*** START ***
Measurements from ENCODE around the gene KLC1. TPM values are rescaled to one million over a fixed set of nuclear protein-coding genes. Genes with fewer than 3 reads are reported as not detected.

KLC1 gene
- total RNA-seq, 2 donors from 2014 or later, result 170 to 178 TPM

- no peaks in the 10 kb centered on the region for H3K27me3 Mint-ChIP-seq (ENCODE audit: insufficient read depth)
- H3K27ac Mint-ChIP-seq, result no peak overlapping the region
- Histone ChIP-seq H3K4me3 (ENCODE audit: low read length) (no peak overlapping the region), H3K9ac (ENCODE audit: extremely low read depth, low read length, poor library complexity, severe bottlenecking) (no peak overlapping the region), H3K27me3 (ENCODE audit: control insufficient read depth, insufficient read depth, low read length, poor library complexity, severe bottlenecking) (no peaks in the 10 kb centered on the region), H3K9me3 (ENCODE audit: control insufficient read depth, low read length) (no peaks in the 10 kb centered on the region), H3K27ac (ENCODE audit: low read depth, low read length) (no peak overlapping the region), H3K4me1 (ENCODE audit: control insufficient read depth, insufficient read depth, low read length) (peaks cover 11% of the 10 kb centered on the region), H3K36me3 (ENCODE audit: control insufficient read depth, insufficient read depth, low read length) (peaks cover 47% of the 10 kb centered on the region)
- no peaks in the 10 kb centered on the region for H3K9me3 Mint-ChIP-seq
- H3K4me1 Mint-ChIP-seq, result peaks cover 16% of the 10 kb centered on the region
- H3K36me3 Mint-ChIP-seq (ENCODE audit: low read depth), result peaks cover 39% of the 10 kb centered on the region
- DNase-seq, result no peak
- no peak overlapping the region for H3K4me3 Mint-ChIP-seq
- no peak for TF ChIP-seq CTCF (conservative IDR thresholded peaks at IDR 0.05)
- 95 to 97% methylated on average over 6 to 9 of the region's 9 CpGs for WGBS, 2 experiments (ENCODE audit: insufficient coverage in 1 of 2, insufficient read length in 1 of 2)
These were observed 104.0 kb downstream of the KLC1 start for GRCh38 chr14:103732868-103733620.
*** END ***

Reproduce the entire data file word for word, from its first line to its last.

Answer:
Measurements from ENCODE around the gene KLC1. TPM values are rescaled to one million over a fixed set of nuclear protein-coding genes. Genes with fewer than 3 reads are reported as not detected.

KLC1 gene
- total RNA-seq, 2 donors from 2014 or later, result 170 to 178 TPM

- no peaks in the 10 kb centered on the region for H3K27me3 Mint-ChIP-seq (ENCODE audit: insufficient read depth)
- H3K27ac Mint-ChIP-seq, result no peak overlapping the region
- Histone ChIP-seq H3K4me3 (ENCODE audit: low read length) (no peak overlapping the region), H3K9ac (ENCODE audit: extremely low read depth, low read length, poor library complexity, severe bottlenecking) (no peak overlapping the region), H3K27me3 (ENCODE audit: control insufficient read depth, insufficient read depth, low read length, poor library complexity, severe bottlenecking) (no peaks in the 10 kb centered on the region), H3K9me3 (ENCODE audit: control insufficient read depth, low read length) (no peaks in the 10 kb centered on the region), H3K27ac (ENCODE audit: low read depth, low read length) (no peak overlapping the region), H3K4me1 (ENCODE audit: control insufficient read depth, insufficient read depth, low read length) (peaks cover 11% of the 10 kb centered on the region), H3K36me3 (ENCODE audit: control insufficient read depth, insufficient read depth, low read length) (peaks cover 47% of the 10 kb centered on the region)
- no peaks in the 10 kb centered on the region for H3K9me3 Mint-ChIP-seq
- H3K4me1 Mint-ChIP-seq, result peaks cover 16% of the 10 kb centered on the region
- H3K36me3 Mint-ChIP-seq (ENCODE audit: low read depth), result peaks cover 39% of the 10 kb centered on the region
- DNase-seq, result no peak
- no peak overlapping the region for H3K4me3 Mint-ChIP-seq
- no peak for TF ChIP-seq CTCF (conservative IDR thresholded peaks at IDR 0.05)
- 95 to 97% methylated on average over 6 to 9 of the region's 9 CpGs for WGBS, 2 experiments (ENCODE audit: insufficient coverage in 1 of 2, insufficient read length in 1 of 2)
These were observed 104.0 kb downstream of the KLC1 start for GRCh38 chr14:103732868-103733620.